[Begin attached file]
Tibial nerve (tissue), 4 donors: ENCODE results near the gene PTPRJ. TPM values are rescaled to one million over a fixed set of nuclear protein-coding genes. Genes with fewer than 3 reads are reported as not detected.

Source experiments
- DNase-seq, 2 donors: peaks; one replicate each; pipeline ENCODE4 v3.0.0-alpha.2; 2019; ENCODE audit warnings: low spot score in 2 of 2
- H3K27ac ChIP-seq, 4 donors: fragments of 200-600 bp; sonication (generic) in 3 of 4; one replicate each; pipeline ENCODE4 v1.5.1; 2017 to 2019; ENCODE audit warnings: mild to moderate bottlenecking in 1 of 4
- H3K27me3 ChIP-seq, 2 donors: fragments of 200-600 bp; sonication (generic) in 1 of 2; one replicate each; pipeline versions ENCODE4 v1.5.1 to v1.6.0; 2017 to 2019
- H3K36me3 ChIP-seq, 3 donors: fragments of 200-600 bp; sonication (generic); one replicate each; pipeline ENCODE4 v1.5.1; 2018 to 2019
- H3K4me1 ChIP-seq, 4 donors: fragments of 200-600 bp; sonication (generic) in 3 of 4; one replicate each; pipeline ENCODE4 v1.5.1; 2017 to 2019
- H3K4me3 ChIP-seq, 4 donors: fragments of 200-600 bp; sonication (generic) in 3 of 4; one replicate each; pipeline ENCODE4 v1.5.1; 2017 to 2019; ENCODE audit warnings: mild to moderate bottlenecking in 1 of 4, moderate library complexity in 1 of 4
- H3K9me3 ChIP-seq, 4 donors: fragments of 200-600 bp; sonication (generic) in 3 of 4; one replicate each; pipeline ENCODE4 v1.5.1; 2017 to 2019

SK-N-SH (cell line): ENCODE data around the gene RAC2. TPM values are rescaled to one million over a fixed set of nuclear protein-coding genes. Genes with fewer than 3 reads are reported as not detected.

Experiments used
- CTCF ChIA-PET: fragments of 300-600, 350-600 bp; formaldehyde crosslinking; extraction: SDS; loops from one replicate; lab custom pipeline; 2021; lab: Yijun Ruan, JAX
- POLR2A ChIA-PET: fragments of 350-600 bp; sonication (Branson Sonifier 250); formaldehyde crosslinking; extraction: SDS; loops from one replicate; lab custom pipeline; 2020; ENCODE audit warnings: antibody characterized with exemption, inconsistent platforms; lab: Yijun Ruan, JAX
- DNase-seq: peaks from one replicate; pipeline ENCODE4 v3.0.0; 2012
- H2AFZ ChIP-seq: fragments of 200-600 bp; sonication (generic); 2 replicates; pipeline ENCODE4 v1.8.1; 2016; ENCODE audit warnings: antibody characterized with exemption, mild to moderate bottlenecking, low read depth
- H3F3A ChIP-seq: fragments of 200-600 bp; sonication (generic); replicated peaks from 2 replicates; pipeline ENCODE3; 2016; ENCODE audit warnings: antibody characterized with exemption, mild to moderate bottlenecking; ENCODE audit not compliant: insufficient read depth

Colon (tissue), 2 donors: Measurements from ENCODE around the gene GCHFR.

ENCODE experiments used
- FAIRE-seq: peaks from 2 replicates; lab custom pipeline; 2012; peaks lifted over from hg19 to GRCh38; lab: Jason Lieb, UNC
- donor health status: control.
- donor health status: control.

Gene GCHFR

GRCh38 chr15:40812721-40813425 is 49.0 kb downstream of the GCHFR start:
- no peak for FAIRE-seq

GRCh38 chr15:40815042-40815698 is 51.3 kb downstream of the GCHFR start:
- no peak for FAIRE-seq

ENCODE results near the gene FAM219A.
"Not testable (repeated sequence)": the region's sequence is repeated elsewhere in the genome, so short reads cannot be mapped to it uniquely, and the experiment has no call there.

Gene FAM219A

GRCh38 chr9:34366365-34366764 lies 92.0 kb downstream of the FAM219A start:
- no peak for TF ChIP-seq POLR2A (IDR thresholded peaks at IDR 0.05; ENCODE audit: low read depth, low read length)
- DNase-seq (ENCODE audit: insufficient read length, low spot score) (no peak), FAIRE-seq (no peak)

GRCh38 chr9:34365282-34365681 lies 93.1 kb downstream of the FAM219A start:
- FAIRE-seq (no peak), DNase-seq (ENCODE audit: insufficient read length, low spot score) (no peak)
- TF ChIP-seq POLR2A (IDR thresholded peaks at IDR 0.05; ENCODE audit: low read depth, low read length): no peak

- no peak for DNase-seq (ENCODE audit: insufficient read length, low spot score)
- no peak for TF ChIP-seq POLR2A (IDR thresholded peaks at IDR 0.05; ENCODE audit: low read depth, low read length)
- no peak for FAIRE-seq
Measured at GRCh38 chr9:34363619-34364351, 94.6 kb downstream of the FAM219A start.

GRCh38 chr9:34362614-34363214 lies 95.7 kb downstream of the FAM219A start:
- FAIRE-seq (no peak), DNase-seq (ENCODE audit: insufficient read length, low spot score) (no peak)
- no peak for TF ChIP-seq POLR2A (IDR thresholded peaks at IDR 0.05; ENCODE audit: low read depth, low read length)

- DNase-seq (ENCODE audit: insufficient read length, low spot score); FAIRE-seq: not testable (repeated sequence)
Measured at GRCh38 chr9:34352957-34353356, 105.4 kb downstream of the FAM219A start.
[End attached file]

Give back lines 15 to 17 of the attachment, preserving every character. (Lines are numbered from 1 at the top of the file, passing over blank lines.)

- H2AFZ ChIP-seq: fragments of 200-600 bp; sonication (generic); 2 replicates; pipeline ENCODE4 v1.8.1; 2016; ENCODE audit warnings: antibody characterized with exemption, mild to moderate bottlenecking, low read depth
- H3F3A ChIP-seq: fragments of 200-600 bp; sonication (generic); replicated peaks from 2 replicates; pipeline ENCODE3; 2016; ENCODE audit warnings: antibody characterized with exemption, mild to moderate bottlenecking; ENCODE audit not compliant: insufficient read depth

Colon (tissue), 2 donors: Measurements from ENCODE around the gene GCHFR.